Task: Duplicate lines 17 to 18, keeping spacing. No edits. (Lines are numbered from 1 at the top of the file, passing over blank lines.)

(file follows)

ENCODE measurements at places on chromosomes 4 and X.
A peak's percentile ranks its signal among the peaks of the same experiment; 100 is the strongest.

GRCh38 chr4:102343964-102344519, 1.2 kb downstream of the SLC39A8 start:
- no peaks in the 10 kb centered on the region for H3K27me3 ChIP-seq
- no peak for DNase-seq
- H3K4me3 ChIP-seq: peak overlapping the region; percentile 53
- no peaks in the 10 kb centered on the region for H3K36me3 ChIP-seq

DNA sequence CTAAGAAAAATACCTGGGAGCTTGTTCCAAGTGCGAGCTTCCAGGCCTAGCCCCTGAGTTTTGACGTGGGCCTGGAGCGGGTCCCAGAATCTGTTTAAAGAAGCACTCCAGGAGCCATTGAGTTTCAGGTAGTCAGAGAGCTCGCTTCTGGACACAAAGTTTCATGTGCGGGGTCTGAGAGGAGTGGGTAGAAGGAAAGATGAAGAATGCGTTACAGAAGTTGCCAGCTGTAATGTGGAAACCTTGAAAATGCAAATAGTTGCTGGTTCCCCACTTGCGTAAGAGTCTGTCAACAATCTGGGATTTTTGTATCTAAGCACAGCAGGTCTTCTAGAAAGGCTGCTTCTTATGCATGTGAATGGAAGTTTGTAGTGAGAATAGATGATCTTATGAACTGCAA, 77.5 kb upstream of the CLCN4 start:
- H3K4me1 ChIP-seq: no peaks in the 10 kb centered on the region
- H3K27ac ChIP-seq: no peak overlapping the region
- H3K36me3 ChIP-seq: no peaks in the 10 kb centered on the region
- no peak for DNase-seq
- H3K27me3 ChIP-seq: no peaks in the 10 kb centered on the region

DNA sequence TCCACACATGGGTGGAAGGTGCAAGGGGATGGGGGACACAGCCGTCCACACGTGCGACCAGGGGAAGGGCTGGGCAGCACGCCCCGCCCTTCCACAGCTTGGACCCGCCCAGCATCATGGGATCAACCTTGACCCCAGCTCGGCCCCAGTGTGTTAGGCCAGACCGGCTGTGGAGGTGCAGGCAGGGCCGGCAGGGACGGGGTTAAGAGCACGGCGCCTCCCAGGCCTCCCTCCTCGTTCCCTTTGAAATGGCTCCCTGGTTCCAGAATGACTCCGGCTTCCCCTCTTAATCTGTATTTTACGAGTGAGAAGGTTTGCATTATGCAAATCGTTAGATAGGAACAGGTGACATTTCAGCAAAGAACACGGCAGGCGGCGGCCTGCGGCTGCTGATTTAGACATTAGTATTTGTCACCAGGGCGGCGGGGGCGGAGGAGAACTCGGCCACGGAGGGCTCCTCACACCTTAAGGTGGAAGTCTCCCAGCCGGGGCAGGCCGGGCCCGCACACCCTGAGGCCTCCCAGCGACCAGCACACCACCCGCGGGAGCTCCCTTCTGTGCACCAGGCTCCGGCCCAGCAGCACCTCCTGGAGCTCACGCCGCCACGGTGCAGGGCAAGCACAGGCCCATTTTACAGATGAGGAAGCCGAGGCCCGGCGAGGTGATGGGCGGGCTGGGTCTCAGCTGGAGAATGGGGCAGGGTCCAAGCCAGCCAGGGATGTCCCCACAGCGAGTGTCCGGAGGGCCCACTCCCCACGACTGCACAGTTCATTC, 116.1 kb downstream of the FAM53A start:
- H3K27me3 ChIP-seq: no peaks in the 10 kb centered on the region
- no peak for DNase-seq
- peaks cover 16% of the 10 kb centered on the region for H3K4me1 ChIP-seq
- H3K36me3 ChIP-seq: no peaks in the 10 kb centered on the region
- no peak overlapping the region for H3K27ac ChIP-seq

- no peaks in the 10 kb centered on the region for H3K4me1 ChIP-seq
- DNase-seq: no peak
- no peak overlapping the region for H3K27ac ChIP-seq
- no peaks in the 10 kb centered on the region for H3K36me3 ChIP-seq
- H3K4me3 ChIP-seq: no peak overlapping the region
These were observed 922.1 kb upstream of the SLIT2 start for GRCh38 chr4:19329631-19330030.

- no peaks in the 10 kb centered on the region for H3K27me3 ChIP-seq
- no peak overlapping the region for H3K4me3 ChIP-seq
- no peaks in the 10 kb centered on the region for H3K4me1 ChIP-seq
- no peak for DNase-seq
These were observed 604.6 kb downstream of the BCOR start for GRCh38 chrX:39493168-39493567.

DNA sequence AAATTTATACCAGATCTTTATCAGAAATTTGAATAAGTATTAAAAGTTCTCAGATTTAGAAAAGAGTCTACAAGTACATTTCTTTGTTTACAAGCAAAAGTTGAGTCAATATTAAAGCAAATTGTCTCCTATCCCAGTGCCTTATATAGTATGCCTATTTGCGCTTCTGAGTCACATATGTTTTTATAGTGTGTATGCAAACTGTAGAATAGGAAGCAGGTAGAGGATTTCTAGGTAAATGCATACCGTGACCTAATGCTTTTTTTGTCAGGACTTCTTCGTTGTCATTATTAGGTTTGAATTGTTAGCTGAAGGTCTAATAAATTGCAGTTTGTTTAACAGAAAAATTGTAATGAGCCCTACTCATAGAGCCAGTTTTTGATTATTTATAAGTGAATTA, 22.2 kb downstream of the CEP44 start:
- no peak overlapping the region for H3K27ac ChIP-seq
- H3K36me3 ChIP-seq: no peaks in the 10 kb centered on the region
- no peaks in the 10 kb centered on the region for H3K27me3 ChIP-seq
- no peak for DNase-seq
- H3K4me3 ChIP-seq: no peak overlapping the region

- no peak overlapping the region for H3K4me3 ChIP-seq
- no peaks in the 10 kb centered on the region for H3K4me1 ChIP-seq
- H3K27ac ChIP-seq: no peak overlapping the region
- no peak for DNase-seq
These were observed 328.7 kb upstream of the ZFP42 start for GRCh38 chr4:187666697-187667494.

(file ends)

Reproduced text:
- peaks cover 16% of the 10 kb centered on the region for H3K4me1 ChIP-seq
- H3K36me3 ChIP-seq: no peaks in the 10 kb centered on the region